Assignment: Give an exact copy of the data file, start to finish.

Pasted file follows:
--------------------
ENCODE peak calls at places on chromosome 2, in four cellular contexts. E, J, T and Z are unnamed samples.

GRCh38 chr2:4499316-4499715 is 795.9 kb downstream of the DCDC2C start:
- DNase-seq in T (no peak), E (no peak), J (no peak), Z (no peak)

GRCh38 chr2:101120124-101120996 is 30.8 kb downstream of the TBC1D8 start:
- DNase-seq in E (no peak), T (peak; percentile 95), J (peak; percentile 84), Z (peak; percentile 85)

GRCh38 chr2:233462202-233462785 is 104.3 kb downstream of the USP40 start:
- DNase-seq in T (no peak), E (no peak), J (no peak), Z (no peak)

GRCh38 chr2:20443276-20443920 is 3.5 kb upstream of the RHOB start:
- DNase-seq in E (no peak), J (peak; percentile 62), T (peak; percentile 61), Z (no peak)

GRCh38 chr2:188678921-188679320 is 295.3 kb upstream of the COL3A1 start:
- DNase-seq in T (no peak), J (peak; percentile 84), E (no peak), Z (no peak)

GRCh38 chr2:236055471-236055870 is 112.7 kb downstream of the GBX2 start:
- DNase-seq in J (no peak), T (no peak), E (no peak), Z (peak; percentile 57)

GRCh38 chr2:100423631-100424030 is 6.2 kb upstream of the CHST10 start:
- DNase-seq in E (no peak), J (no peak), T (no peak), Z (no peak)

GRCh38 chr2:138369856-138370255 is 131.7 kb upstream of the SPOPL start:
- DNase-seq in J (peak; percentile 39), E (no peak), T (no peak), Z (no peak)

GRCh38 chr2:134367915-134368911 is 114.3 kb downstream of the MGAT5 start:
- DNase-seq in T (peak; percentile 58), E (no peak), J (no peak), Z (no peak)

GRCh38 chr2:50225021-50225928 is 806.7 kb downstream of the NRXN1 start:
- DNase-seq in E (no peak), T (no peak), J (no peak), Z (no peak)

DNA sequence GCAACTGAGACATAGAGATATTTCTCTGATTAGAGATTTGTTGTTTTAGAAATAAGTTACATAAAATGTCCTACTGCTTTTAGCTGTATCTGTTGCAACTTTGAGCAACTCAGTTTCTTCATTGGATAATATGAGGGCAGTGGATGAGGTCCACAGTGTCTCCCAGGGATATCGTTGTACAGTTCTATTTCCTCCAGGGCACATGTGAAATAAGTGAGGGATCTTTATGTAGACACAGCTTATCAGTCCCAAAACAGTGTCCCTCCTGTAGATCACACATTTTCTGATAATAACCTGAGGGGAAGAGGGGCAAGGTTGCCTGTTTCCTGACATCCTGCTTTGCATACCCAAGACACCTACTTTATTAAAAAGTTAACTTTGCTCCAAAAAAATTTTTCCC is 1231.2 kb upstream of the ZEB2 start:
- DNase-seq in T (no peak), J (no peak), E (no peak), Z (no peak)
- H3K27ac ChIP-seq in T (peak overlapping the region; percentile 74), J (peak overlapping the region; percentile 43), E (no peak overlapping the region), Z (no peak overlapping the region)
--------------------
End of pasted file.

ENCODE peak calls at places on chromosome 2, in four cellular contexts. E, J, T and Z are unnamed samples.

GRCh38 chr2:4499316-4499715 is 795.9 kb downstream of the DCDC2C start:
- DNase-seq in T (no peak), E (no peak), J (no peak), Z (no peak)

GRCh38 chr2:101120124-101120996 is 30.8 kb downstream of the TBC1D8 start:
- DNase-seq in E (no peak), T (peak; percentile 95), J (peak; percentile 84), Z (peak; percentile 85)

GRCh38 chr2:233462202-233462785 is 104.3 kb downstream of the USP40 start:
- DNase-seq in T (no peak), E (no peak), J (no peak), Z (no peak)

GRCh38 chr2:20443276-20443920 is 3.5 kb upstream of the RHOB start:
- DNase-seq in E (no peak), J (peak; percentile 62), T (peak; percentile 61), Z (no peak)

GRCh38 chr2:188678921-188679320 is 295.3 kb upstream of the COL3A1 start:
- DNase-seq in T (no peak), J (peak; percentile 84), E (no peak), Z (no peak)

GRCh38 chr2:236055471-236055870 is 112.7 kb downstream of the GBX2 start:
- DNase-seq in J (no peak), T (no peak), E (no peak), Z (peak; percentile 57)

GRCh38 chr2:100423631-100424030 is 6.2 kb upstream of the CHST10 start:
- DNase-seq in E (no peak), J (no peak), T (no peak), Z (no peak)

GRCh38 chr2:138369856-138370255 is 131.7 kb upstream of the SPOPL start:
- DNase-seq in J (peak; percentile 39), E (no peak), T (no peak), Z (no peak)

GRCh38 chr2:134367915-134368911 is 114.3 kb downstream of the MGAT5 start:
- DNase-seq in T (peak; percentile 58), E (no peak), J (no peak), Z (no peak)

GRCh38 chr2:50225021-50225928 is 806.7 kb downstream of the NRXN1 start:
- DNase-seq in E (no peak), T (no peak), J (no peak), Z (no peak)

DNA sequence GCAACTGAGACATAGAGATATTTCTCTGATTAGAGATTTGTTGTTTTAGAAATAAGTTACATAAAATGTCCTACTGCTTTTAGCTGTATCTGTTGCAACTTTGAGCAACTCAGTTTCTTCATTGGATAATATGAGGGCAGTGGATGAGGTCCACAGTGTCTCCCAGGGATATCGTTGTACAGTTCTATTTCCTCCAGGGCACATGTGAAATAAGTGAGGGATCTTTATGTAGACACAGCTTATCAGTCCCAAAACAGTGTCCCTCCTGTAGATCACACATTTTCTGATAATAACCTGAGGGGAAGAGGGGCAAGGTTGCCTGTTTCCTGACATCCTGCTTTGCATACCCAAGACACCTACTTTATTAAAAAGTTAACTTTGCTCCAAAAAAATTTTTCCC is 1231.2 kb upstream of the ZEB2 start:
- DNase-seq in T (no peak), J (no peak), E (no peak), Z (no peak)
- H3K27ac ChIP-seq in T (peak overlapping the region; percentile 74), J (peak overlapping the region; percentile 43), E (no peak overlapping the region), Z (no peak overlapping the region)